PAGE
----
The bipartisan leaders of the Committee on Transportation and Infrastructure and the Subcommittee on Aviation have asked the U.S. Government Accountability Office (GAO) to assess barriers to the deployment of sustainable aviation fuel (SAF).
The GAO request was made by Ranking Member of the House Committee on Transportation and Infrastructure Sam Graves (R-MO), Chair Peter DeFazio (D-OR), Ranking Member of the Subcommittee on Aviation Garret Graves (R-LA), and Subcommittee Chair Rick Larsen (D-WA).
Although there has been a 75-percent decrease in energy intensity of air travel between 1970 and 2016, the Members noted that SAF—jet fuel refined from biomass, waste streams, or gaseous carbon oxides—is now a leading contender for curbing the growth of overall aviation emissions in the near term. However, challenges remain to successfully deploying SAF on a broad scale.
“While there are many benefits to SAF, there are significant barriers to its widespread adoption…The International Air Transport Association assessed that despite 1.6 billion gallons in global forward purchasing agreements for SAF, only 10.5 million gallons of SAF would be produced in 2020, or 0.015 percent of total jet fuel. Additionally, SAF must currently be blended with conventional jet fuel, although the low availability of SAF mitigates this issue in the short term.”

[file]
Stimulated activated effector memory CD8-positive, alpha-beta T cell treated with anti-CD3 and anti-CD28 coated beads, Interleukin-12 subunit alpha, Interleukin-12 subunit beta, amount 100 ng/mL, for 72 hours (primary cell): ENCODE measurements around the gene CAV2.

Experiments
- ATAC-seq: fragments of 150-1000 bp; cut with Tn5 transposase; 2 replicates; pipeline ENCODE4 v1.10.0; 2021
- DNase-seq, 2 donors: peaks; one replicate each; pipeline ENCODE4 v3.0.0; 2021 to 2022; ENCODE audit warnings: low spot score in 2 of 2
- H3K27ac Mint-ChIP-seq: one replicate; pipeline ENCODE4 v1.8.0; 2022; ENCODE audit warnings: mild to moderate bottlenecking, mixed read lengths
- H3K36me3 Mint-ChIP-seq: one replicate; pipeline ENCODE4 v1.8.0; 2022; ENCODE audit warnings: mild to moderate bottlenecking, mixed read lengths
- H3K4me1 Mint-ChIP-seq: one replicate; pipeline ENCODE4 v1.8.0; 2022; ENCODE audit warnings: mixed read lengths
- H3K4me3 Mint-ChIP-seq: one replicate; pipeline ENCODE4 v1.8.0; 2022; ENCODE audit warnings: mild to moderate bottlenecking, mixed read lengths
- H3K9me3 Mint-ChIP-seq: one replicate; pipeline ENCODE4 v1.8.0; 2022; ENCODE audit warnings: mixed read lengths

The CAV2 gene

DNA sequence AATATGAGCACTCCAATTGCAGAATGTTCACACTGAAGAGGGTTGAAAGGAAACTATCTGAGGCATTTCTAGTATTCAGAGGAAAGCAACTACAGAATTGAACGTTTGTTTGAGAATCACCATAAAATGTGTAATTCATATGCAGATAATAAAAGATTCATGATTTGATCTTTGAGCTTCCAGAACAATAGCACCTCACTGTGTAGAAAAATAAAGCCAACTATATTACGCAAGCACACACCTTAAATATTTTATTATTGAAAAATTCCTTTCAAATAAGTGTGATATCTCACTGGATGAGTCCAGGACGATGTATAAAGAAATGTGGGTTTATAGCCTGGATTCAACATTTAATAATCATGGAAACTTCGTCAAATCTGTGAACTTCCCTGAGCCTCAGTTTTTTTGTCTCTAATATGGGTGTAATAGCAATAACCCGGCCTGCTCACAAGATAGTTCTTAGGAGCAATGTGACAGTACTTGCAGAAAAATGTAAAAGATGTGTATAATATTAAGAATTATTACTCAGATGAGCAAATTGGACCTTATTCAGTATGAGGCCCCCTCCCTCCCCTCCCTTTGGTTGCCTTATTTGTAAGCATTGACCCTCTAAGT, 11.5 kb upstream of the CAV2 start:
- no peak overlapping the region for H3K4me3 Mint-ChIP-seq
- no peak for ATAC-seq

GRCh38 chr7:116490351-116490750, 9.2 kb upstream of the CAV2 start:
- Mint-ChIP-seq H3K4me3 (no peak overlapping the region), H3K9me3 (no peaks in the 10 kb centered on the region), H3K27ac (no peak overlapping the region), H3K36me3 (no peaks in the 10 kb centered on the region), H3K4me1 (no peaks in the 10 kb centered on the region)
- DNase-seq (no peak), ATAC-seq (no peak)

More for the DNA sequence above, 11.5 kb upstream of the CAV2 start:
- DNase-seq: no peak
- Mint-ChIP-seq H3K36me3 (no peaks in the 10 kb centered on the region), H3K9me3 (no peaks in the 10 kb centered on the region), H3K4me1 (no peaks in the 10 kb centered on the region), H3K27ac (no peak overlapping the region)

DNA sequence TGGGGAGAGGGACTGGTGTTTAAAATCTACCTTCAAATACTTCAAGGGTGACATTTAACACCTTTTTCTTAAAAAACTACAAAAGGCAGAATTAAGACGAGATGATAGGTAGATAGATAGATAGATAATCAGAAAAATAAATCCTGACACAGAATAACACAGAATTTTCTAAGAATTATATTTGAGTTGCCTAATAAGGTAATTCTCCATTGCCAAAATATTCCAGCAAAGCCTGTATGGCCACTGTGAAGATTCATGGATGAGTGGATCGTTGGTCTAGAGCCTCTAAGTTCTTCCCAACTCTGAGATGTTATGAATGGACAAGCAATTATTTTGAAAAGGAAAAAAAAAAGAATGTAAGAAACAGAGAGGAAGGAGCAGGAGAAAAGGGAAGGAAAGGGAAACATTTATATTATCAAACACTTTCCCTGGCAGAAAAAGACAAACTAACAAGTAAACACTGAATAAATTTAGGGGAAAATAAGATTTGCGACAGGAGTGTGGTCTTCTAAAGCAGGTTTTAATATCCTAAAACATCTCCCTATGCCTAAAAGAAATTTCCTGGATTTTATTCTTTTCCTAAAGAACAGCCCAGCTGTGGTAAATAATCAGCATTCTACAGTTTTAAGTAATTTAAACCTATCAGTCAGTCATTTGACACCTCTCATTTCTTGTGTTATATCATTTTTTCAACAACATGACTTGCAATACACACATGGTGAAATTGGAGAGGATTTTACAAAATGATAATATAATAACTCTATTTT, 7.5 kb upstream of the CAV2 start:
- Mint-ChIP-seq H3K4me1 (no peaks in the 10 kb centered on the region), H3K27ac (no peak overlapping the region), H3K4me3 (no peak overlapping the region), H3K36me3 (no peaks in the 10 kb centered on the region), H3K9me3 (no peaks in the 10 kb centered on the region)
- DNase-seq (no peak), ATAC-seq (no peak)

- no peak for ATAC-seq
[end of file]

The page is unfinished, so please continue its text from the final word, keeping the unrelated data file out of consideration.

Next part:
Given “widespread industry and bipartisan support for accelerating and incentivizing the development, certification, production, deployment, and use of SAF in greater volumes,” the Committee leaders requested a GAO review of existing barriers, as well as the federal government’s role in facilitating the development, certification, production, deployment, and use of SAF.
Read the full GAO request here.
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